Balkan arms fears grow amid major security alerts

Prime ministers and Israeli footballers seen as possible targets for attacks

Weapons, explosives and ammunition seized during an police action near the northwestern Serbian town of Apatin. Photograph: /AFP/Getty Images

Weapons, explosives and ammunition seized during an police action near the northwestern Serbian town of Apatin. Photograph: /AFP/Getty Images

 

Serbia is urgently checking state arms depots after scores of guns were found to be missing from a military warehouse, fuelling concern over Balkan weapons smuggling amid a series of major security scares around the region.

Serbia’s defence ministry said military intelligence, military police and other agencies were investigating the disappearance of weaponry including 70 semi-automatic pistols, five automatic rifles and two cases of ammunition.

Last week Serbia announced the arrest of 10 people suspected of arms trafficking, after the country’s police uncovered their biggest haul of stolen weapons in 16 years.

The cache included more than 100 hand grenades, 30kg of explosives, anti-tank mines, rocket-launchers, a heavy machine gun, automatic and semi-automatic guns, night-vision equipment and some 6,000 rounds of ammunition.

“We are worried not only because of the probable use of weapons in our country, but also because of the probability they could have ended up in European capitals and been used in criminal acts,” said Serbian defence minister Nebojsa Stefanovic.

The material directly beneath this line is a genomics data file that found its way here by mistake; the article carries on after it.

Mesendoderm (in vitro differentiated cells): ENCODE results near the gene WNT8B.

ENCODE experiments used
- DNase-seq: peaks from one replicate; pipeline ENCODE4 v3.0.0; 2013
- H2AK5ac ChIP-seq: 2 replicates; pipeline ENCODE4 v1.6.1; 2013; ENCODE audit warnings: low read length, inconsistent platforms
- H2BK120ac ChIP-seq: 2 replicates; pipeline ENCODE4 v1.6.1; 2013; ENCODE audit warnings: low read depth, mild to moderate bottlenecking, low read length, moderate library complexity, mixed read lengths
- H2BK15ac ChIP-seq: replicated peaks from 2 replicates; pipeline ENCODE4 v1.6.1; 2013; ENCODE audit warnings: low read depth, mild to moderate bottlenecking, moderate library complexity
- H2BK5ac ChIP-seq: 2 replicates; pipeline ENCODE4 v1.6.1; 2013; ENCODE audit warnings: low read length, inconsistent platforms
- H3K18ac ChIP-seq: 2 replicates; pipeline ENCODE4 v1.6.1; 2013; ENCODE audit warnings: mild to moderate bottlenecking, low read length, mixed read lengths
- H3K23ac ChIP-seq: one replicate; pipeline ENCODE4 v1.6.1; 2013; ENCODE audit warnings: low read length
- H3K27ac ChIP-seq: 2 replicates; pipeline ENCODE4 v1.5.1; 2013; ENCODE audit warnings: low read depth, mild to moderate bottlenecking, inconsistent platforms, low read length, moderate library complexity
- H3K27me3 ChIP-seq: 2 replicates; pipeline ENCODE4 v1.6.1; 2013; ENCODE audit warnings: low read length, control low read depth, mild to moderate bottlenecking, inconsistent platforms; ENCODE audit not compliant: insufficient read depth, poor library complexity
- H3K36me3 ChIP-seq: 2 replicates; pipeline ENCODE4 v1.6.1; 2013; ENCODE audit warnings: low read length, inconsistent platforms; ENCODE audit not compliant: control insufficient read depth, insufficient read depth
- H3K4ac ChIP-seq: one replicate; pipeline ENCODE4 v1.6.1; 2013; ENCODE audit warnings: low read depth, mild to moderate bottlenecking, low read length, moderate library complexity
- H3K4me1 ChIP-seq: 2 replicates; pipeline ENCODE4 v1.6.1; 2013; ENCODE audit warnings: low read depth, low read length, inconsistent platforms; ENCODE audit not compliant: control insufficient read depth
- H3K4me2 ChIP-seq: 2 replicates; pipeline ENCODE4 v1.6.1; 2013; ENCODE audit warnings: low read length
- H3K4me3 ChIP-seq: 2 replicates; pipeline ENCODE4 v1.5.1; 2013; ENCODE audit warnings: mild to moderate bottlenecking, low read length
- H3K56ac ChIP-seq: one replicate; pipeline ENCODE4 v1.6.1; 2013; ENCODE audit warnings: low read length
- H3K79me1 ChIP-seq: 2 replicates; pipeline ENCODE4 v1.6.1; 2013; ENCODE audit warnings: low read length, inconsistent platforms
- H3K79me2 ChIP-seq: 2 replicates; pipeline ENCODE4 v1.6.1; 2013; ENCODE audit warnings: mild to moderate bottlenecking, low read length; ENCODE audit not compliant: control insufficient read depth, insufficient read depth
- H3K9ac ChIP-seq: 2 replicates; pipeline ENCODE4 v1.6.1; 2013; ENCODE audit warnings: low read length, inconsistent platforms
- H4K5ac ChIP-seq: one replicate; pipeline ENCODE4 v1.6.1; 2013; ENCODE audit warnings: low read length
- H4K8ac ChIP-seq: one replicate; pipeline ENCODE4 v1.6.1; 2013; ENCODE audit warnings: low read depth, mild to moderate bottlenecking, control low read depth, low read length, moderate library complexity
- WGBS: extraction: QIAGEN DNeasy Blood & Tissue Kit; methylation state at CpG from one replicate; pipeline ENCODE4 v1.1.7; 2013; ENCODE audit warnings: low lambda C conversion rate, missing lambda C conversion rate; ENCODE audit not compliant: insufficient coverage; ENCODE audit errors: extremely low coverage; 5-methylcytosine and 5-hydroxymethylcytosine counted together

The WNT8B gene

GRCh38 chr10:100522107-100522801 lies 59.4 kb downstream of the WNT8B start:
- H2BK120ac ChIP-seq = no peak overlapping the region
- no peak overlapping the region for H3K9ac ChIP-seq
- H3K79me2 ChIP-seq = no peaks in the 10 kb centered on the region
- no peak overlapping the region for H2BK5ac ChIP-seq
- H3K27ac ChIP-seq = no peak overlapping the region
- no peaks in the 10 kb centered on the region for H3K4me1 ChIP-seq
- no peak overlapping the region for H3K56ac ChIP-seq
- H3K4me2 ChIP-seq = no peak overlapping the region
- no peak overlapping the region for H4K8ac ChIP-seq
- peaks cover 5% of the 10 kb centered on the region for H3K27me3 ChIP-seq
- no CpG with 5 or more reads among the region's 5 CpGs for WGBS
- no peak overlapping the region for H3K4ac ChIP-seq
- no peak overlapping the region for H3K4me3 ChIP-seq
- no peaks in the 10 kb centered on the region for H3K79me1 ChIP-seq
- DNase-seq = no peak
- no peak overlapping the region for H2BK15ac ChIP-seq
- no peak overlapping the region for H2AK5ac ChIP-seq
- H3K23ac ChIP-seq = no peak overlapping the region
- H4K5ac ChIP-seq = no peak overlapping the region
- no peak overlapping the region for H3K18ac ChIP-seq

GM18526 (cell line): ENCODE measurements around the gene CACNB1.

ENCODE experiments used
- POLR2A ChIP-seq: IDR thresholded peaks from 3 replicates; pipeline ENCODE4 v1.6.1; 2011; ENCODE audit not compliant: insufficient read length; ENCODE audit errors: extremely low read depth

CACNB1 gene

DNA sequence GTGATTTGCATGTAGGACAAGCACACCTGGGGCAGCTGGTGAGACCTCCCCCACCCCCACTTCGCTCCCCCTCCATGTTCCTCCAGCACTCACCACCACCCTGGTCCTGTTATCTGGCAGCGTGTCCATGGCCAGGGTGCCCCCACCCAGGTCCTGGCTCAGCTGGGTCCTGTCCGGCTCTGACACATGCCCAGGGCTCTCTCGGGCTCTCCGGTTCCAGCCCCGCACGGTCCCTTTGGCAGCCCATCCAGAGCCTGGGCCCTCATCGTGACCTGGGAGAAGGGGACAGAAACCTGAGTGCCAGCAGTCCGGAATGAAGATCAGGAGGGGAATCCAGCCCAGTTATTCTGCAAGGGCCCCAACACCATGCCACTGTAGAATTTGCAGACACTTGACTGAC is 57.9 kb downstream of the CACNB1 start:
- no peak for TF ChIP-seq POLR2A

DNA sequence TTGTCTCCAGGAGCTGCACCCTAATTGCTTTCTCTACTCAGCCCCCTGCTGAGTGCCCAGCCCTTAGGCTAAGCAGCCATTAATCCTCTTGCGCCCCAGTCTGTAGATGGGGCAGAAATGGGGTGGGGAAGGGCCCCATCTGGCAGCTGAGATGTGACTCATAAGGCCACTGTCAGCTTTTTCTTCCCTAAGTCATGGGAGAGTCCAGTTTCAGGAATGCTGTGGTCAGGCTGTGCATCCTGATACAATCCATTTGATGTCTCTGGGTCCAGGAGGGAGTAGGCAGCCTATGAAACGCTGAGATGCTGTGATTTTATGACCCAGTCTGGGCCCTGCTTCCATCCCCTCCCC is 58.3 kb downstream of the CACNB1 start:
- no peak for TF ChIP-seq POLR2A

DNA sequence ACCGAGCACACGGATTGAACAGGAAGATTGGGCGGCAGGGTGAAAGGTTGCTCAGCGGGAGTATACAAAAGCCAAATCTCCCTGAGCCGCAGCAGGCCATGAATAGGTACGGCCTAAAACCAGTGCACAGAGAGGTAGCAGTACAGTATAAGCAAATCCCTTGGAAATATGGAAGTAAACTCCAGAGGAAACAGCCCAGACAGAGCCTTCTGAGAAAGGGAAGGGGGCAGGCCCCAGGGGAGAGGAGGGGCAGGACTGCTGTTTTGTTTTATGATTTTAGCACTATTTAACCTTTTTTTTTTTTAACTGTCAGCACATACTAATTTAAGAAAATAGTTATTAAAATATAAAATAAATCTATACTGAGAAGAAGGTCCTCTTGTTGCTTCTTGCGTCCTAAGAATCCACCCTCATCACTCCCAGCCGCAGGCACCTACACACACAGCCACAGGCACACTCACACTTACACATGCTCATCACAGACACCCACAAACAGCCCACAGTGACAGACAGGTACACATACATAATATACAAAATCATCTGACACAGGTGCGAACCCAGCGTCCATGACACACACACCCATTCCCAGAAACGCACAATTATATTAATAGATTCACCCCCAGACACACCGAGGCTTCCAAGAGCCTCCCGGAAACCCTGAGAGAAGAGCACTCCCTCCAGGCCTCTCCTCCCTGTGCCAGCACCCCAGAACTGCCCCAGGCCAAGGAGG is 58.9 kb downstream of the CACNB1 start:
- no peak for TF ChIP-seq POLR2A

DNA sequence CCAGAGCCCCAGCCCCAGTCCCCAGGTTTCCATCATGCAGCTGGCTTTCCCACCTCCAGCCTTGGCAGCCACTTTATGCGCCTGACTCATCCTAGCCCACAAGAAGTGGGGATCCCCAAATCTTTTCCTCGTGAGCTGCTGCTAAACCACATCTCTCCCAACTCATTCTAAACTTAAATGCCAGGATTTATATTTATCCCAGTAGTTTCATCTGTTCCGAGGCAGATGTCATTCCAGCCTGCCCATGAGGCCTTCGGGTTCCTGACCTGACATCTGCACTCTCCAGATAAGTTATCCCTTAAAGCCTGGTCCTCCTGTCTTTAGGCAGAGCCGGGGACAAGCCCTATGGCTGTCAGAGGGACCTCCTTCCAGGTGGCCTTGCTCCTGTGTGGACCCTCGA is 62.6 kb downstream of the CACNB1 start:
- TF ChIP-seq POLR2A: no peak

“There are always concerns about the terrorist threat,” he added.

Some guns used in last year’s terror attacks in Paris, which killed 130 people, were made in Serbia, and the ex-Yugoslav state and France last month launched a joint campaign to halt arms smuggling from a region still awash with weapons from the wars of the 1990s.

Security alerts

A string of recent security alerts around the Balkans has added to a sense of urgency over the need to better monitor and interdict weapons flows.

At least 25 people were arrested this month in Kosovo, Albania and Macedonia for involvement in suspected terror plots, including an alleged plan by the Islamic State group to attack Israel’s national football team while it was in Albania for a World Cup qualifying match on November 12th.

Safety concerns prompted the match to be moved closer to Albania’s capital, Tirana, and for sweeping security measures to be implemented.

Kosovo police said the attack was ordered by Lavdrim Muhaxheri, a Kosovar who is Islamic State’s self-styled “commander of Albanians in Syria and Iraq”, and that officers had seized weapons and explosives.

Hundreds of people from Balkan states have gone to the Middle East to join radical groups such as Islamic State. Dozens have since returned home, and security services say they are closely monitoring their activity.

Late last month, Serbian police found weapons stashed in woods beside a road used regularly by the country’s prime minister Aleksandar Vucic near his family home, raising suspicion of a possible plot to assassination him.

Security officials said the arms found there included hand grenades, a rocket-propelled grenade launcher and ammunition for a sniper rifle. A few days later, police found explosives, two mobile phones capable of detonating them, and guns at another Belgrade location. It is not clear if the discoveries were linked.

The scare around Mr Vucic came just days after Montenegro arrested several Serbs in connection with an alleged plot to assassinate pro-western Montengrin leader Milo Djukanovic, in which Russian ultra-nationalists were allegedly involved.